Preference reversals and effects of D-amphetamine on delay discounting in rats

Christopher A. Krebs, Karen G. Anderson

Research output: Contribution to journalArticle

12 Scopus citations


Impulsive choice is correlated with behavioral problems such as attention-deficit/hyperactivity disorder and substance abuse. Effects of stimulant drug administration on impulsive choice are not consistent and may depend on baseline differences in impulsive choice. A within-session delay-discounting procedure in which choice was between one food pellet delivered immediately (impulsive choice) and three food pellets delivered after increasing delays (self-controlled choice) was used to determine effects of adding and subtracting delays common to both reinforcers on impulsive choice in male Sprague-Dawley rats (n=8). Delay discounting was observed and impulsive choice was quantified using area under the curve (AUC). Adding delays common to both reinforcers decreased impulsive choice and subtracting delays common to both reinforcers increased impulsive choice. Before administration of D-amphetamine (0.03-1.80 mg/kg, intraperitoneally), subjects were rank ordered into a low-AUC or a high-AUC group. Select doses of D-amphetamine decreased impulsive choice for subjects in the low-AUC group but not for subjects in the high-AUC group. These results indicate that impulsive choice can be altered by changing the delay common to both reinforcers and suggest that effects of D-amphetamine may depend, in part, on baseline differences in impulsive choice.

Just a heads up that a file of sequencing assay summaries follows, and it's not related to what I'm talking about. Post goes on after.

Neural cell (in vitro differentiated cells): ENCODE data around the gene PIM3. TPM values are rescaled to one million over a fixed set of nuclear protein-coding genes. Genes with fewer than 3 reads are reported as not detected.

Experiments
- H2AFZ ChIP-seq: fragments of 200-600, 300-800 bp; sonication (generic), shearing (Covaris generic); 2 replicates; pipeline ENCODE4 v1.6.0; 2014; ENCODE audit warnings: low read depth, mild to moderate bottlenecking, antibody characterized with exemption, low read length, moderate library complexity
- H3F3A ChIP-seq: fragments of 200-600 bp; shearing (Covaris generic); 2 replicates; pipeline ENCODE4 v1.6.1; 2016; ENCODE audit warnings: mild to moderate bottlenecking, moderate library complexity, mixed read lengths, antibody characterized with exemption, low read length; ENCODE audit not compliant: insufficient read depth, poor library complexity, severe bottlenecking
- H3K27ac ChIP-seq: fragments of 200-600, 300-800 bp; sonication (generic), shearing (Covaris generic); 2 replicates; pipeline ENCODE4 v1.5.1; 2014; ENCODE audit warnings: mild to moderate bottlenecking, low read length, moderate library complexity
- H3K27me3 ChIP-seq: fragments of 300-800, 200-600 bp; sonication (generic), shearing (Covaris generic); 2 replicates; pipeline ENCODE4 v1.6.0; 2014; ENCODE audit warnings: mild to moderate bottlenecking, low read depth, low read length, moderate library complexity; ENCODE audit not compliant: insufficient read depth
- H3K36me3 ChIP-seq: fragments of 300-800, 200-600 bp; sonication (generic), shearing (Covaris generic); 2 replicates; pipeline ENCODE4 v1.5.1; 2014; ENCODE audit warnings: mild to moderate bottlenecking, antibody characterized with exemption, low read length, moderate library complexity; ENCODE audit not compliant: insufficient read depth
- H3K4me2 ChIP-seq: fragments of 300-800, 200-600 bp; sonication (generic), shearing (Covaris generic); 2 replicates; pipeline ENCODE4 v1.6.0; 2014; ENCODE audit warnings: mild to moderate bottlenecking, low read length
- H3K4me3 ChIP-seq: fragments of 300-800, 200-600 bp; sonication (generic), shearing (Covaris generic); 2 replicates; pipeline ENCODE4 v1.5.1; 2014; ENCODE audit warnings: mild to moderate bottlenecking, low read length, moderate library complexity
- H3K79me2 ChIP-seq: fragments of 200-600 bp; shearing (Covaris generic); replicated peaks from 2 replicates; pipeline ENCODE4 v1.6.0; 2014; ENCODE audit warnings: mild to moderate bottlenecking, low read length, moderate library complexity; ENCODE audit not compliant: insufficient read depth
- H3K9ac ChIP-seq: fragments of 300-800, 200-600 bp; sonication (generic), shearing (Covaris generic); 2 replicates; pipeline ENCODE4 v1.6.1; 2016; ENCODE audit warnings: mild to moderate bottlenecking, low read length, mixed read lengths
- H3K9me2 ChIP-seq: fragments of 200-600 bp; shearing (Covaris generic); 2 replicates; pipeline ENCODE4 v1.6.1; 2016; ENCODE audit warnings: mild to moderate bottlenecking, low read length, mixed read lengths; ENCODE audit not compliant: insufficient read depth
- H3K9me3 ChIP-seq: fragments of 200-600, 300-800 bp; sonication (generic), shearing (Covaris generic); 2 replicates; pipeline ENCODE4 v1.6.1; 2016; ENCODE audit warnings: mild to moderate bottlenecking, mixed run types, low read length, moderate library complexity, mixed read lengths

Original languageEnglish (US)
Pages (from-to)228-240
Number of pages13
JournalBehavioural Pharmacology
Issue number3
StatePublished - Jun 2012
Externally publishedYes



  • Choice
  • D-amphetamine
  • Delay discounting
  • Impulsivity
  • Preference reversals
  • Rat
  • Self-control

ASJC Scopus subject areas

  • Pharmacology
  • Psychiatry and Mental health

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